From what has now been said it is plain that the true Church consists of all those truly religious persons who possess

the spirit of the LORD as manifested in the light of the understanding, the life of the will, and in good


works, especially in the good work of worshipping the LORD from a principle of love, and in agreement with the truth. On the other hand it is equally plain, that if there be any whose understanding be darkened with error, whose will is evii, and whose works of every kind, and especially whose worship be filled with such evil, or be in agreement with such error, these are not of the true Church, seeing that, in proportion as they are deficient of any of these things they are proportionately destitute of that in which it's essential constituent consists. Manchester,

H. B. P. Nov, 12, 1800.


(Continued, from p. 234.)

But a certain Samaritan, as he journeyed, came where

he was, and when he saw him, he had compassion

(on him). Luke x. 33. BY the Samaritan here is signified the Lord, with respect to the good of his divine love, is plain from the following verses, for he came to the man who had fallen among the thieves, and bound up his wounds, pouring in oil and wine, and set him on his own beast, and brought him to an inn and took care of him.

" As he journeyed"—to journey signifies to go forward in good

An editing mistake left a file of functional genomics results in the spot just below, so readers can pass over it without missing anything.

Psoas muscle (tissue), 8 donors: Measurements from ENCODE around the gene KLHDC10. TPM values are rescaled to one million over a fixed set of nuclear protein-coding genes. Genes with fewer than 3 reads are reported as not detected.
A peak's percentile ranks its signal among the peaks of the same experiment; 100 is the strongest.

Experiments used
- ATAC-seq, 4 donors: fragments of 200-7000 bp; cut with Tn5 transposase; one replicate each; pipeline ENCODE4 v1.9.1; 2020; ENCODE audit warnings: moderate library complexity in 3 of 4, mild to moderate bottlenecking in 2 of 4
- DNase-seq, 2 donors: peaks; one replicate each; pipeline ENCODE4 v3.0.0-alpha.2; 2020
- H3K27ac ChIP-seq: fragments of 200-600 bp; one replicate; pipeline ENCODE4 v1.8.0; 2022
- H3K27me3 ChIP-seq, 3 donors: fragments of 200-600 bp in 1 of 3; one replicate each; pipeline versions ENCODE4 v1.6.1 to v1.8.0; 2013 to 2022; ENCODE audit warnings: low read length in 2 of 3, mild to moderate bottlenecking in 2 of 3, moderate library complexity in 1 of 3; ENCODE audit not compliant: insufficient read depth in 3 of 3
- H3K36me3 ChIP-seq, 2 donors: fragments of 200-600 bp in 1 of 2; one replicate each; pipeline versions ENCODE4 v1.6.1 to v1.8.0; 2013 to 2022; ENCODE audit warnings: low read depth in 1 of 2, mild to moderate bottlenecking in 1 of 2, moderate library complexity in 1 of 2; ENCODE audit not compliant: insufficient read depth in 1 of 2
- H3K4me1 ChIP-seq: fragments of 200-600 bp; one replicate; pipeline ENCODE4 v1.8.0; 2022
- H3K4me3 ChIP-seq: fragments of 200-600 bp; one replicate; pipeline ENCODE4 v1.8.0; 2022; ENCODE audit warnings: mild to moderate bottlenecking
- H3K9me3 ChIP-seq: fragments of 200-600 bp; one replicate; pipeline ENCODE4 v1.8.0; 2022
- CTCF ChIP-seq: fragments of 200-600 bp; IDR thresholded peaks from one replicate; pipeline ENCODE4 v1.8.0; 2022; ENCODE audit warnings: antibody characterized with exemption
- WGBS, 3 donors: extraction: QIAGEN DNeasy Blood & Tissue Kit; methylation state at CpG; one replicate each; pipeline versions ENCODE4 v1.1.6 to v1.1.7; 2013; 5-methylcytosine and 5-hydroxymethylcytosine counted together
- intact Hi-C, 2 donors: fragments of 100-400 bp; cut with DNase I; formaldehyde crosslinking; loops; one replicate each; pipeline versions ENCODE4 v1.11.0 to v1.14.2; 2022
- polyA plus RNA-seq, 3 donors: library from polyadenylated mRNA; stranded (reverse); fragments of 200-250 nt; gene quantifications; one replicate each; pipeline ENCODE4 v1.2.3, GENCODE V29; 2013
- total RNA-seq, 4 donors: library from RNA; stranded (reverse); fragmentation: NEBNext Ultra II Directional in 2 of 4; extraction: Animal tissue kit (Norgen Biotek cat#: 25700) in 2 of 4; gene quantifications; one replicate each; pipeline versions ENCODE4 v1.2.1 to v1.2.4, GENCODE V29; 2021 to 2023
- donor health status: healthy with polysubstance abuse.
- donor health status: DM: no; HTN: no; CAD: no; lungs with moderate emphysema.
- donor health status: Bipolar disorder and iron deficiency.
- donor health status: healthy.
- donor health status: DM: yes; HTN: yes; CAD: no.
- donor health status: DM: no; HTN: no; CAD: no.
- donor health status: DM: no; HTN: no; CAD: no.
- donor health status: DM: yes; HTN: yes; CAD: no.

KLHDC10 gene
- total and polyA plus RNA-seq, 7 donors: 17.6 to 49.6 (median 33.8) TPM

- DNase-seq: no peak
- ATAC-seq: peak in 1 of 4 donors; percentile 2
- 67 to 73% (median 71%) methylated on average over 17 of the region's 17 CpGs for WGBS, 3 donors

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and truth; journeying and going involve progression, and it is highly worthy of our `notice how divinity shines in the blessed Word, for it is said both of the man and the priest, and the same is implied in respect to the Levite, that they went down or descended; but it is not so said of the Samaritan, but as he journeyed, which signifies progression in good and truth,' Gen. xxxiii. 12; Arc. 4374, 4375. “ Came where he was” to come where any one is, in the language of scripture, and particularly when applied to the Lord, signia fies to come into the person's state, and this the Lord Jehovah Jesus has not only done in his first advent, to mankind in general, when he took upon him all the states and degrees of fallen nature that mankind had, did then, or ever could to eternity labor under; and subdued, removed, and purged out from himself, by his own power, by the means of temptation combats, all those evil and false principles, and thus glorified his humanity: but doth now, and will to eternity, accommodate himself, or come into the states of all his dependant creatures in particular; and more especially so far as they are, or can be brought forward in reformation and regeneration.--Thus we find in John xx. 27, the love of our good Lord to Thomas, when he had declared to the rest of the disciples, that he would not believe that the Lord was risen, except he had his finger in the print of the nails, and his hand in his side. The blessed Lord for the further regeneration of Tho